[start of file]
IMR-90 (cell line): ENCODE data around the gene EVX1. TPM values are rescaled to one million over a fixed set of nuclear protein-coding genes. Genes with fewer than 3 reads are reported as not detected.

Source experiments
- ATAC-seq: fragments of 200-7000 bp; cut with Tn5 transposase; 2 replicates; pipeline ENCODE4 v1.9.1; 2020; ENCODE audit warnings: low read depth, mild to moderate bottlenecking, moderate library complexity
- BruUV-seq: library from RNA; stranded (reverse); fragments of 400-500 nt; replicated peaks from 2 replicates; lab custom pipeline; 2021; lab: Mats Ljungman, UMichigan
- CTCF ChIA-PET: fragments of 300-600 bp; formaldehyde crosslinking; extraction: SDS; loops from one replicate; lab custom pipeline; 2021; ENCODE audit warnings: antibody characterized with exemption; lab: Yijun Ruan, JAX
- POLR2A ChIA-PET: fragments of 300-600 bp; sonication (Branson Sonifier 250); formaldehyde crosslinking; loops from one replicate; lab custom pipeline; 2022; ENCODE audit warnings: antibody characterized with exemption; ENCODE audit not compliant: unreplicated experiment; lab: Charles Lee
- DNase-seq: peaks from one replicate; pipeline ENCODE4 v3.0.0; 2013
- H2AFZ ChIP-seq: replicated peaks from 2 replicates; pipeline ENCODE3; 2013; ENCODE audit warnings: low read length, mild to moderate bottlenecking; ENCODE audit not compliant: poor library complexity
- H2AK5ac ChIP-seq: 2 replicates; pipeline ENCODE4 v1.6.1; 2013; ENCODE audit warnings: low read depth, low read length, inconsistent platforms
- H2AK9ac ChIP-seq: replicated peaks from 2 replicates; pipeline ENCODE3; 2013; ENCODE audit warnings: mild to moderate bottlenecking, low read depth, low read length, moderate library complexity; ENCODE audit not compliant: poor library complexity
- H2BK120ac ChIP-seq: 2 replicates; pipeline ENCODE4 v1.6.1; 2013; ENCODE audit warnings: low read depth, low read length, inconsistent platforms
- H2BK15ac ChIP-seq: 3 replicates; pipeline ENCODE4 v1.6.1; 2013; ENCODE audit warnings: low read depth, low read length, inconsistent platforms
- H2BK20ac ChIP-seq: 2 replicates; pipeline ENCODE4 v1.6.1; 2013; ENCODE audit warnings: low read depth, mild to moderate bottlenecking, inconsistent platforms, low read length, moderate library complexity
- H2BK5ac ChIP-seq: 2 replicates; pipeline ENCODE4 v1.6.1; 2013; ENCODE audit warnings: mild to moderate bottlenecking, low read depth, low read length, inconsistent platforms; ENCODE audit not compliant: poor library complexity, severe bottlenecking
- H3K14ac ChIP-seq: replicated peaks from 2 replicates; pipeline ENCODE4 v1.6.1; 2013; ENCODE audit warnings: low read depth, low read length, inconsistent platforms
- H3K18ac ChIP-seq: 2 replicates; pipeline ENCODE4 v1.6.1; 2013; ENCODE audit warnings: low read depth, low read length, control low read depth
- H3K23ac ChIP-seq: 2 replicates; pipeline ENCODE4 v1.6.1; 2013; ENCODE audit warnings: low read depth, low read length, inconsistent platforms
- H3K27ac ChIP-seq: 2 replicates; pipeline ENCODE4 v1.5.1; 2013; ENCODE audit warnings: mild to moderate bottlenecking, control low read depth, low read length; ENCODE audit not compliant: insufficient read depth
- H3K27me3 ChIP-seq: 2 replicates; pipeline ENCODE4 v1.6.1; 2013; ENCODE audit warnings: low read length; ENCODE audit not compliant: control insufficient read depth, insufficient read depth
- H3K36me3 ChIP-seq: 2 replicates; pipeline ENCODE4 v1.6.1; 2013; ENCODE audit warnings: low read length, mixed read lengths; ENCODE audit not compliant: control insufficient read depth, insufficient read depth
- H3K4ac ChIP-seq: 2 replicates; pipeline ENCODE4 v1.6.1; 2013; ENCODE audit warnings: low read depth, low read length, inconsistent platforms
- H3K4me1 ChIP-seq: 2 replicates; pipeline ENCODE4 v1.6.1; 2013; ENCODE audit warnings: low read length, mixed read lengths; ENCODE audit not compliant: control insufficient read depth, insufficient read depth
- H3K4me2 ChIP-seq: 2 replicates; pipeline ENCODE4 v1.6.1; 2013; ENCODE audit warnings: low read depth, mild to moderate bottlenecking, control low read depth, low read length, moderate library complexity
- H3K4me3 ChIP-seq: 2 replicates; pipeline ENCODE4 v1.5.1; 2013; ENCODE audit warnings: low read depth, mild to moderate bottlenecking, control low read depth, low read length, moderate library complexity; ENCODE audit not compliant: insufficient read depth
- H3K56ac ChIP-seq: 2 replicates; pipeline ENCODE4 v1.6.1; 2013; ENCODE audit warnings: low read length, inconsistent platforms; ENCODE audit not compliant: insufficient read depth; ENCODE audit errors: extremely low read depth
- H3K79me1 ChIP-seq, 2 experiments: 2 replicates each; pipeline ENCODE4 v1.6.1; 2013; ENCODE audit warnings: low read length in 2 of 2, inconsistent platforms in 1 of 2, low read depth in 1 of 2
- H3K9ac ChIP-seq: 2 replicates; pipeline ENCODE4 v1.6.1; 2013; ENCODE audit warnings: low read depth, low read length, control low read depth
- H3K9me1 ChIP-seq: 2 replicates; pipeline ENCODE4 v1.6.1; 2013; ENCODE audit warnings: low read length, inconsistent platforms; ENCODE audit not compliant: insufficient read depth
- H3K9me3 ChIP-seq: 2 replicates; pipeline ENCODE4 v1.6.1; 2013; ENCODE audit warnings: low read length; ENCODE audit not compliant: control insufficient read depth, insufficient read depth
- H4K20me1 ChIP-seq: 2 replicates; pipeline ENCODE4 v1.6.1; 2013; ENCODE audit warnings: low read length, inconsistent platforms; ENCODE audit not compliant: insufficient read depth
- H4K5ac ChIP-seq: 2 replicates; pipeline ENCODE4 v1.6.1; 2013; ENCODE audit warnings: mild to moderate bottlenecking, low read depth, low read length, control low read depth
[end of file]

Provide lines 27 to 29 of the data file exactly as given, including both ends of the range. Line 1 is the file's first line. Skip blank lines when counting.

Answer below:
- H3K9ac ChIP-seq: 2 replicates; pipeline ENCODE4 v1.6.1; 2013; ENCODE audit warnings: low read depth, low read length, control low read depth
- H3K9me1 ChIP-seq: 2 replicates; pipeline ENCODE4 v1.6.1; 2013; ENCODE audit warnings: low read length, inconsistent platforms; ENCODE audit not compliant: insufficient read depth
- H3K9me3 ChIP-seq: 2 replicates; pipeline ENCODE4 v1.6.1; 2013; ENCODE audit warnings: low read length; ENCODE audit not compliant: control insufficient read depth, insufficient read depth